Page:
I’m grateful for our surgeon’s vigilance, for all the friends who prayed specifically about pain management, and for the hospital staff who took care of him (though we had to tell our life story a dozen times because so many aren’t educated on the addictive properties of Tramadol, Dave’s former drug of choice & unfortunately our hospital’s go-to for pain). It was rough.
I’ve learned how important it is to find the right people when you’re seeking healing. They are the ones who listen well, treat your concerns seriously, and don’t turn immediately to the easiest, cheapest, most common course of action. This is why decent affordable care and patient rights are critical to curbing the epidemic of drug addiction in our country, but that’s for another post. Lock ’em up, as a strategy, has failed.
It’s hard to find the right people. When I was sick myself a few years back, I went to more than a dozen doctors over a couple of years before getting the right diagnosis.
I knew I’d found the right doctor when the first question out of her mouth was “Has anyone done an ultrasound of ___?” No one had even suggested it, but after the ultrasound, we had the answer.
Dave persisted over and over with one doctor who sent him out to specialists and eventually put the puzzle pieces together for his gall bladder diagnosis.
Be ready to push back
Some of us are prone to settling.
It goes against our nature to push back, ask questions, to insist, or to press for a different way. We’d rather not go at all than try again and again until we find the right fit. Plus, it costs money. We’re forced to choose what is both inexpensive and most expedient.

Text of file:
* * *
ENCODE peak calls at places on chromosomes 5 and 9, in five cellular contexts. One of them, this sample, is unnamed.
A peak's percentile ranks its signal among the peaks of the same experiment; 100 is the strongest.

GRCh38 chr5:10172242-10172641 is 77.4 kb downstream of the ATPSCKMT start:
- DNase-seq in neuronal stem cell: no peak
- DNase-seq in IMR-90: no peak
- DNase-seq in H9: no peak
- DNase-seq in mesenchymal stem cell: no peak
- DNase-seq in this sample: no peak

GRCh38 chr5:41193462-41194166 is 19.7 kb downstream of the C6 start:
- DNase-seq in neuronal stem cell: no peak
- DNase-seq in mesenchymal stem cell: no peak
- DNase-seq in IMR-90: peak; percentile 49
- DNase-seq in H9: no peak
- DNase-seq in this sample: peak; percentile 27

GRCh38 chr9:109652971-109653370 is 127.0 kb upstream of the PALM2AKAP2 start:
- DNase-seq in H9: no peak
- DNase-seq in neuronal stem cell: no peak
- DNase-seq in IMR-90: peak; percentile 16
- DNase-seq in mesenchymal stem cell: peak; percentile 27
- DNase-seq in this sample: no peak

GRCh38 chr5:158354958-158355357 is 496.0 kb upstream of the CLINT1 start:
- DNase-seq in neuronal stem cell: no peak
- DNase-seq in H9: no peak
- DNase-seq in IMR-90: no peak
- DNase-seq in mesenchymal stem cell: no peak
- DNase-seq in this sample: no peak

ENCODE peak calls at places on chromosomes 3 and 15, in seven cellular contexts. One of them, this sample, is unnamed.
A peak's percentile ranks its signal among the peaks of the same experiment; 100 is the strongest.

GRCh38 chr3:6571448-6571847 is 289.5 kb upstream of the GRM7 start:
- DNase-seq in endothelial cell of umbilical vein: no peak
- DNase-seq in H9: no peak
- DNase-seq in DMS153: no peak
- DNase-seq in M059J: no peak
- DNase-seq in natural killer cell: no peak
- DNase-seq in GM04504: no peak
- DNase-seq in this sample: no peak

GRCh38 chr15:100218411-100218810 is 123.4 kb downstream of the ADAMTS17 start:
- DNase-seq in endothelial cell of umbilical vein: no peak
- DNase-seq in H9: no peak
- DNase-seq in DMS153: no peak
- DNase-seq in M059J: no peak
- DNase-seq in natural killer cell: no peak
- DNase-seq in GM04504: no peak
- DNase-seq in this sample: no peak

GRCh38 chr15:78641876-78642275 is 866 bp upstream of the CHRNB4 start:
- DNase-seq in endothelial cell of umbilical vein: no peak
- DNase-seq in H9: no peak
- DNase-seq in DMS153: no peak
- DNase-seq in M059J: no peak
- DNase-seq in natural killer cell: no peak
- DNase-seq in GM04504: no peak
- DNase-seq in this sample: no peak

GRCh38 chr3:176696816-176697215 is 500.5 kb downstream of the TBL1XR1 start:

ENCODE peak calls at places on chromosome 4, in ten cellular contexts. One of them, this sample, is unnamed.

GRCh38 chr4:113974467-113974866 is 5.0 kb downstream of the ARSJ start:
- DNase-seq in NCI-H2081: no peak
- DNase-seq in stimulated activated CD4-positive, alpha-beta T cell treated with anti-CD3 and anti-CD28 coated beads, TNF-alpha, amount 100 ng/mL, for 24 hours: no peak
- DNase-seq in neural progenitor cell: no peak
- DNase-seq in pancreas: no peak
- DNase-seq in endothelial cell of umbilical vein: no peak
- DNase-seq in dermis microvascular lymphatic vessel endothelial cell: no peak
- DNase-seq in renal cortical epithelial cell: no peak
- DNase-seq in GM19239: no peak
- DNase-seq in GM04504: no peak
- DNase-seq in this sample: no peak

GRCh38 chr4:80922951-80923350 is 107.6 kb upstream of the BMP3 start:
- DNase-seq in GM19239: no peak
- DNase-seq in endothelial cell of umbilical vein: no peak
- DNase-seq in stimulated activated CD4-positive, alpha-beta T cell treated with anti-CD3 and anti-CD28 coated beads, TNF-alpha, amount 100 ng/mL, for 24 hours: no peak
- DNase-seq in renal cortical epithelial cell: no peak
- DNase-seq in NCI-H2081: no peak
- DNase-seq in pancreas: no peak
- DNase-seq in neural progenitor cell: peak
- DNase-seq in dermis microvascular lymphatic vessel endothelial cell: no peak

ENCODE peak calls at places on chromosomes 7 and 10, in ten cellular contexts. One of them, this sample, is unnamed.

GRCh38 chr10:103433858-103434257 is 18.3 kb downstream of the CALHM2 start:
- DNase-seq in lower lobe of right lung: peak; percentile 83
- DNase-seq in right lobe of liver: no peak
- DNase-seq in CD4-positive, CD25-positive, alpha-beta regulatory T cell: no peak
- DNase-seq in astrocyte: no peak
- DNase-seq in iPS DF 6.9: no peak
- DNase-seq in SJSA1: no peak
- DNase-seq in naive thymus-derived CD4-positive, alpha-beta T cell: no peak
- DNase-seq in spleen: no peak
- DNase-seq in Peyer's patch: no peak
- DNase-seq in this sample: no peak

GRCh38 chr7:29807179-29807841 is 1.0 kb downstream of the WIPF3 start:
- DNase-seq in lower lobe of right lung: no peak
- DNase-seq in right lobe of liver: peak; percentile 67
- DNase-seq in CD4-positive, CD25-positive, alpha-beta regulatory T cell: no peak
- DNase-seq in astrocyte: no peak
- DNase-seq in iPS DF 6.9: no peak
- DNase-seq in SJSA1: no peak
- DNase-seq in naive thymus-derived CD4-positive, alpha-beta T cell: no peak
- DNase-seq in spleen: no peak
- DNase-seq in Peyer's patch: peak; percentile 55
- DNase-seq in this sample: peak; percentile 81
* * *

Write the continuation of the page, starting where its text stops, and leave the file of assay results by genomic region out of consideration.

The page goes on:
A wise friend told me recently that it’s important to remember medicine is a practice. But it’s also important to find the right healer.
Last week, The New England Journal of Medicine published an article about a study done on Opioid-Prescribing Patterns of Emergency Physicians and Risk of Long-Term Use.
Get answers, or get a second opinion
Researchers discovered that even within the same hospital, doctors prescribe differently. Some immediately go to pain medication, some don’t. They learned that “the intensity of a physician’s opioid prescribing was positively associated with the probability that a patient would become a long-term opioid user over the subsequent 12 months.”
What this says to me is that it’s more important than ever to be aware of your options for pain management. Find a doctor who wants to find answers for your pain, not just treat your pain with a bottle of pills. You have options.
When a recovering addict tells you repeatedly that what you are offering is his poison, there has to be a way to make sure you don't hand him a death sentence in a tiny paper cup.
There's exponentially more information online now, and experts to chat with at all hours...but I think, more than anything, we just want to know we're not alone: Someone like me has been through what I'm going through and she survived.